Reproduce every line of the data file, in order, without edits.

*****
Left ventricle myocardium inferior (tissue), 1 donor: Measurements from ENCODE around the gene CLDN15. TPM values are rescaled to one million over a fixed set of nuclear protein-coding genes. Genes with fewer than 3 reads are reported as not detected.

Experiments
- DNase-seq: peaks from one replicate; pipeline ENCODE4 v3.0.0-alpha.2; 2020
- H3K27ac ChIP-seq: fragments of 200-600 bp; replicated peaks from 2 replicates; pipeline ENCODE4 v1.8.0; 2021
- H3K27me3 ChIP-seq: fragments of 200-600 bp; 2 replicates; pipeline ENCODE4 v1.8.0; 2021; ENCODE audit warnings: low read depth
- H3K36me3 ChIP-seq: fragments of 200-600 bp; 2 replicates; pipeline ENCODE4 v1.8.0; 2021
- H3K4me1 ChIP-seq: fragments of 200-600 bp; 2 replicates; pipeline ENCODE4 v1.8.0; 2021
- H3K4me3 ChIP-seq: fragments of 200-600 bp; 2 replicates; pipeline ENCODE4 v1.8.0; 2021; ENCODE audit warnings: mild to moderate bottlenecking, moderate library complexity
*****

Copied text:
Left ventricle myocardium inferior (tissue), 1 donor: Measurements from ENCODE around the gene CLDN15. TPM values are rescaled to one million over a fixed set of nuclear protein-coding genes. Genes with fewer than 3 reads are reported as not detected.

Experiments
- DNase-seq: peaks from one replicate; pipeline ENCODE4 v3.0.0-alpha.2; 2020
- H3K27ac ChIP-seq: fragments of 200-600 bp; replicated peaks from 2 replicates; pipeline ENCODE4 v1.8.0; 2021
- H3K27me3 ChIP-seq: fragments of 200-600 bp; 2 replicates; pipeline ENCODE4 v1.8.0; 2021; ENCODE audit warnings: low read depth
- H3K36me3 ChIP-seq: fragments of 200-600 bp; 2 replicates; pipeline ENCODE4 v1.8.0; 2021
- H3K4me1 ChIP-seq: fragments of 200-600 bp; 2 replicates; pipeline ENCODE4 v1.8.0; 2021
- H3K4me3 ChIP-seq: fragments of 200-600 bp; 2 replicates; pipeline ENCODE4 v1.8.0; 2021; ENCODE audit warnings: mild to moderate bottlenecking, moderate library complexity